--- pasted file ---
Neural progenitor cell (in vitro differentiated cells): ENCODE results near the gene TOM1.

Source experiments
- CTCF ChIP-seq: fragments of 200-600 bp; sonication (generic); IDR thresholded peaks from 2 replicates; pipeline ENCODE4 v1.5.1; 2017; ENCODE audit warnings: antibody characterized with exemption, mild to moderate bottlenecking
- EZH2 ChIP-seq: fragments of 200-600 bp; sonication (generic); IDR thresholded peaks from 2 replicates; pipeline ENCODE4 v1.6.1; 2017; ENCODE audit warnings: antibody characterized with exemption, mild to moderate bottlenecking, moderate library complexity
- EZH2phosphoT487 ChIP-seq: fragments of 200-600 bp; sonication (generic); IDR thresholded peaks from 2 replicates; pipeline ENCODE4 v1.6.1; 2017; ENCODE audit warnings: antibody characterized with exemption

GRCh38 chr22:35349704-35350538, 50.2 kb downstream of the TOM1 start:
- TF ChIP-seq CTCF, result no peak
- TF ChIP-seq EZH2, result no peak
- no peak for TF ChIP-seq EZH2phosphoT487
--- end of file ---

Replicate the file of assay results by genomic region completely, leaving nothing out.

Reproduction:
Neural progenitor cell (in vitro differentiated cells): ENCODE results near the gene TOM1.

Source experiments
- CTCF ChIP-seq: fragments of 200-600 bp; sonication (generic); IDR thresholded peaks from 2 replicates; pipeline ENCODE4 v1.5.1; 2017; ENCODE audit warnings: antibody characterized with exemption, mild to moderate bottlenecking
- EZH2 ChIP-seq: fragments of 200-600 bp; sonication (generic); IDR thresholded peaks from 2 replicates; pipeline ENCODE4 v1.6.1; 2017; ENCODE audit warnings: antibody characterized with exemption, mild to moderate bottlenecking, moderate library complexity
- EZH2phosphoT487 ChIP-seq: fragments of 200-600 bp; sonication (generic); IDR thresholded peaks from 2 replicates; pipeline ENCODE4 v1.6.1; 2017; ENCODE audit warnings: antibody characterized with exemption

GRCh38 chr22:35349704-35350538, 50.2 kb downstream of the TOM1 start:
- TF ChIP-seq CTCF, result no peak
- TF ChIP-seq EZH2, result no peak
- no peak for TF ChIP-seq EZH2phosphoT487